Instagram offers plenty of untapped potential for aspiring influencers. Its visually appealing interface and community-minded features make it an ideal platform for sharing highly curated content. And studies show that the majority of companies—particularly ecommerce brands—prefer Instagram over any other influencer platform.
There’s data to back brands’ decision-making, too; according to RhythmOne’s 2015 influencer report, Instagram has nearly double the engagement rate compared to other social platforms. This means people are more likely to share, comment, and like sponsored Instagram posts.
Many Instagrammers fail to learn how to attract brands and, consequently, how to get paid for Instagram posts. Often, new and growing Instagrammers don’t feel confident in their stature and falsely assume they aren’t “big” enough to get paid for Instagram.
But the truth is, Instagram is, by nature, more accommodating to all types of influencers, including beginners. Even microinfluencers with just a few hundred followers can get a piece of the paid posts pie.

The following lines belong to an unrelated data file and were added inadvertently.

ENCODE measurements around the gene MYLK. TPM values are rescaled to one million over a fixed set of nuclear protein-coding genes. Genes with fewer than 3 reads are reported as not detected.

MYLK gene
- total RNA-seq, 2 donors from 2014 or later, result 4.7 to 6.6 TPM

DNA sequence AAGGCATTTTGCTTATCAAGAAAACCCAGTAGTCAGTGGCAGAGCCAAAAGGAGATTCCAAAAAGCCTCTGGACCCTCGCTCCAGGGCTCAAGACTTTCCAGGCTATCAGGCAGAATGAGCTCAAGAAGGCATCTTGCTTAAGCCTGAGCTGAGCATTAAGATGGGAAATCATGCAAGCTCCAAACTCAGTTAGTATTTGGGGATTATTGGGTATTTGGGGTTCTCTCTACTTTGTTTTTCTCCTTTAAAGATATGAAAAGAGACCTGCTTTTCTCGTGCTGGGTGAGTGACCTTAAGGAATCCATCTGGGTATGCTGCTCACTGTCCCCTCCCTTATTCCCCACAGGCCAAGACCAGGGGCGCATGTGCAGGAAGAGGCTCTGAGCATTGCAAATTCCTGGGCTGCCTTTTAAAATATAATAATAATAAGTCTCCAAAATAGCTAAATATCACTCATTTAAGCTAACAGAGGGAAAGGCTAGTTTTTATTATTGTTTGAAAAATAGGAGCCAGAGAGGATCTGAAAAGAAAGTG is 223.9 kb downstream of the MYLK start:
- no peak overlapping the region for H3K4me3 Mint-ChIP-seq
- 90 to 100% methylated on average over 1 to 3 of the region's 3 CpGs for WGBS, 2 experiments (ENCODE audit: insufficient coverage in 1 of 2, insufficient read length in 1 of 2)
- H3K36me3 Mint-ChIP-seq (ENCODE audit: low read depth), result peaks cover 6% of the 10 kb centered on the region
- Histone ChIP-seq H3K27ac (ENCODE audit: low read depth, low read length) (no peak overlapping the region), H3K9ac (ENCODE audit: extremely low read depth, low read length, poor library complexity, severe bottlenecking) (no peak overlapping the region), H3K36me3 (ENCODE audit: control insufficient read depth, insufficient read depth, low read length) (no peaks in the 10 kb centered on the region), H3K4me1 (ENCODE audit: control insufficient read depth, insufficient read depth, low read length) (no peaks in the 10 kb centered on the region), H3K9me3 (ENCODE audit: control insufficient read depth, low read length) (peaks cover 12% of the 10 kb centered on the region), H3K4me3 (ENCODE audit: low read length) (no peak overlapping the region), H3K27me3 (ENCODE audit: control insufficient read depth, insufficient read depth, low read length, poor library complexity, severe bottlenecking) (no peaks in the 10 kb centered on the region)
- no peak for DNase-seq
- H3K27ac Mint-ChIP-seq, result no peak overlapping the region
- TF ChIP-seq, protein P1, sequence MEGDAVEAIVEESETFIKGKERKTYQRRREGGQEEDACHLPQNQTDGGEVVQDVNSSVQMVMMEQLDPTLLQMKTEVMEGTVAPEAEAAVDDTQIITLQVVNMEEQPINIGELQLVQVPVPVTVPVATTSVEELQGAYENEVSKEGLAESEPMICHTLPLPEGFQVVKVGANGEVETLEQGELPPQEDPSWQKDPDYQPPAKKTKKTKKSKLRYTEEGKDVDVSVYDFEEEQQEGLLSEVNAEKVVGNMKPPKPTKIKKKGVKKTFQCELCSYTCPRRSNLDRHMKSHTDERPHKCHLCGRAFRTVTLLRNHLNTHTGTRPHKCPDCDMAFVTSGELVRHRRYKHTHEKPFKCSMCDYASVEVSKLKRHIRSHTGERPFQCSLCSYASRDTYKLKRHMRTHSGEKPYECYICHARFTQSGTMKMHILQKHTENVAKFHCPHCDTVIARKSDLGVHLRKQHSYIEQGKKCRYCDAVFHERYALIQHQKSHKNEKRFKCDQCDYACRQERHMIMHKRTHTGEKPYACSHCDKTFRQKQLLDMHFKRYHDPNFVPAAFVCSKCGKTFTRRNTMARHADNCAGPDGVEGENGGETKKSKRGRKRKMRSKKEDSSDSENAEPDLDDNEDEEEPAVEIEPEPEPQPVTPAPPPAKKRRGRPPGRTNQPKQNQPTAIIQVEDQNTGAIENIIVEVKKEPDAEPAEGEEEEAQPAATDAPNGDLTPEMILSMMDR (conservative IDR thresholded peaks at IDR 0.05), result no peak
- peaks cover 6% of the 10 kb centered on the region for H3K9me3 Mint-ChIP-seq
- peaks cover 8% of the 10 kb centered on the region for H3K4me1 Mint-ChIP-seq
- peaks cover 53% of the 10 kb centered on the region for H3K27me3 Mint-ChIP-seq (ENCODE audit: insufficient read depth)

The fact is, no matter how many influencers you have, your follower count and engagement rate can serve as a niche of its own. Nanoinfluencers and microinfluencers offer better engagement rates, while macro influencers have higher reach. Microinfluencers are ideal for local brands that need local reach, while macro influencers can work wonders for international companies.
Regardless of your fanbase, there’s a place for you on Instagram. And when you take the right steps to leverage your influence and community, you’re more likely to score coveted sponsored deals. Here’s how you can start making money on Instagram with sponsored posts.
It’s important for you to understand how paid partnerships work from a fine print perspective. Any time you review a product and are paid for it or given free product, you MUST disclose it. The Federal Trade Commission requires every post that endorses a product to clearly label the post as sponsored. This helps establish the relationship between the poster and the brand and reduces the potential for biased accusations.